Bodies corporate committees in the middle of NBN – TPG showdown


Brisbane bodies corporate are set to be embroiled in the confrontation between telecommunication companies NBN Co and TPG, and committee members need to be vigilant to ensure their body corporate is not adversely affected by the maneuverings of the big companies.

TPG Telecom recently announced expansion plans to provide fibre to the basement (FTTB) to 500,000 apartments in several capital city areas, including Brisbane’s CBD and Fortitude Valley.

In response, NBN Co has announced it will fast forward their roll out, citing the need for a commercial response to emerging competition for high-value customers. Previously, the rollout had prioritized areas currently underserviced by fast broadband, but the shift will extend it to areas full of residential and business complexes, including inner city Brisbane.

SSKB Director Tim Sheehan says “the struggle over strata scheme buildings is important, as most apartment complexes can only have one FTTB connection, so committees need to ensure it is the right one for the owners and residents.  Committees should not be squeezed in the battle of the telecommunication companies for extremely profitable high density clients.”

Pipe Networks

A number of bodies corporate managed by SSKB have already been approached assertively by Pipe Networks – a member of the TPG Telecom Ltd group of companies. Notices provided by Pipe Networks state their intention to install fibre optic and communications equipment in the apartment building, and claim they are able to do so as a Carrier Licence holder under the Telecommunications Act 1997 (Cth). The notices paint a picture of committees having no choice, and of not needing to be concerned.

In information provided by TPG to both bodies corporate and SSKB Community Managers, the following points are emphasized:

i.             TPG wants to increase choice available to consumers;

ii.            There is no obligation for owners or tenants to connect to TPG services;

iii.           Installation of the FTTB infrastructure will not affect existing telephone or internet services;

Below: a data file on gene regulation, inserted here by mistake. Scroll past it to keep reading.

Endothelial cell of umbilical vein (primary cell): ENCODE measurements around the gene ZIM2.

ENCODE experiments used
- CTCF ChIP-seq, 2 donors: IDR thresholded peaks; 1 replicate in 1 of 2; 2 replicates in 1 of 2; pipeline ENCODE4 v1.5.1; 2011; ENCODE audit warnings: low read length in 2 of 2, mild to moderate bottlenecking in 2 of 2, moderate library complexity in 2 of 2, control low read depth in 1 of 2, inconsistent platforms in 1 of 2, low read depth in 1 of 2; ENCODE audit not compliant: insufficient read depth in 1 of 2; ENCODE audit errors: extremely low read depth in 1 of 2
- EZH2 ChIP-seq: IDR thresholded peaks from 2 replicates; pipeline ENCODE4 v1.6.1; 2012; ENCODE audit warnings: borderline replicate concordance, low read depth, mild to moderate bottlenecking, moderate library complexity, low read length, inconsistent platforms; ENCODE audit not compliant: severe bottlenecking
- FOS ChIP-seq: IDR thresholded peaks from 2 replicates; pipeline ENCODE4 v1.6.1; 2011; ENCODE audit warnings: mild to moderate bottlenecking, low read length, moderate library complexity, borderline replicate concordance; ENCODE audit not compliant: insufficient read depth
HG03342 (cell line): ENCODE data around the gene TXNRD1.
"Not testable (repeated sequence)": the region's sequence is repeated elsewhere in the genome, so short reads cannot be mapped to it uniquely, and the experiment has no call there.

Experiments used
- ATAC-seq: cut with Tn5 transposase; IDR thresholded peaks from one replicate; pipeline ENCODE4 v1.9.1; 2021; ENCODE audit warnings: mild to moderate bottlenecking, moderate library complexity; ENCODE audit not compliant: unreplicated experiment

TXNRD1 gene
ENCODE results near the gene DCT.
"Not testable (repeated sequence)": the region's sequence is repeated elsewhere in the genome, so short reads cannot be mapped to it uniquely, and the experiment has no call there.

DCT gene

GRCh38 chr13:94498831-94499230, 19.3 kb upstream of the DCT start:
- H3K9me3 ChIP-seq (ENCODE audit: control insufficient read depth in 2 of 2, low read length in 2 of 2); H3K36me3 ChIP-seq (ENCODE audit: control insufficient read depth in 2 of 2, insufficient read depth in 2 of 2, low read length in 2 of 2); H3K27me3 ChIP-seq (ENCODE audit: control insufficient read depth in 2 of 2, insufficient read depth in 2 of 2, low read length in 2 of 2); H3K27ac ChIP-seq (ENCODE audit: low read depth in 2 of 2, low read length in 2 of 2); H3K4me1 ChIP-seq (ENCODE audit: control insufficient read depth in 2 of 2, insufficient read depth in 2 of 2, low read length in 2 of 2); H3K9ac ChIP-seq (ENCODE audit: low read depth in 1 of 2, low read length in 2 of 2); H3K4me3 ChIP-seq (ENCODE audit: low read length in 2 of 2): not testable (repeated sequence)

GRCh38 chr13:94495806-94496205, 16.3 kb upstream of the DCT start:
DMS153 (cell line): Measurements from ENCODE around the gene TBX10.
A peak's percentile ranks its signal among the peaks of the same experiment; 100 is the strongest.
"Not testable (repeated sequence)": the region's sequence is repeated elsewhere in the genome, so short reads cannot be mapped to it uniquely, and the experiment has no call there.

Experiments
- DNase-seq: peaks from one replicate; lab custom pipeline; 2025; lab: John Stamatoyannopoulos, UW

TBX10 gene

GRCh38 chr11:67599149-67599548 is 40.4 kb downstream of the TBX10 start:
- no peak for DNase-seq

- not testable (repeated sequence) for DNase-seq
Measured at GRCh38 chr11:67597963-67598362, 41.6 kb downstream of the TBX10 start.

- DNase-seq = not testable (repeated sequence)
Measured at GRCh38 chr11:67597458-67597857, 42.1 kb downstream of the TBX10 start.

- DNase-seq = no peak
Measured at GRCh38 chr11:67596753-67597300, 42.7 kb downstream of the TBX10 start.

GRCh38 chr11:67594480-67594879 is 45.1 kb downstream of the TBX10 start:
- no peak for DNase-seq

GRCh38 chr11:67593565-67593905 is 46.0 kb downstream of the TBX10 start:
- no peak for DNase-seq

iv.           Multiple service providers can share a single piece of infrastructure;

v.            The Telecommunications Act 1997 (Cth) takes precedence over local or state laws, meaning there is no need for body corporate approval to proceed.

TPG’s CEO/Chairman, Mr. David Teoh, has stated that TPG will offer wholesale access to its infrastructure to other providers. This means that though all occupiers of that building may be using TPG equipment, they may choose TPG or another provider for their internet and telephone services.

Bodies corporate have understandably expressed concerns about the notices provided by Pipe Networks and their ability to proceed without approval. However legal advice has shown that there are limited grounds for objections under the Act to carriers installing low-impact facilities, and the objections are subject to certain timeframes in order to be valid.

NBN Co Challenges TPG Claims

NBN Co fears that the rollout will result in strata schemes being subject to exclusive supply arrangements and that competition will be limited.

Though TPG states the FTTB service will not prevent NBN access, and that existing DSL or cable services will continue without interruption, NBN Co CEO Bill Morrow claims buildings may still be limited to one sole provider.

He highlights information appearing in TPG flyers, stating, “If another provider were to install the same technology there is a potential for conflict between the two systems and neither would operate at their full potential speed”.

fibreb

This recommendation not to have multiple FTTB systems effectively removes choice from buildings where Pipe Networks or TPG infrastructure has already been installed.

Tim Sheehan has suggested that as a minimum committees should be requesting that any installer of the FTTB system should provide warranties that their system will not impact on the available speed within the building in the event that 2 systems are installed: “No committee should be part of a process which limits the future speed”.

Another concern raised is that the choice of internet and telephone providers for occupiers is conditional upon other service providers being willing to connect to and access TPG infrastructure. The likelihood of this could be questionable.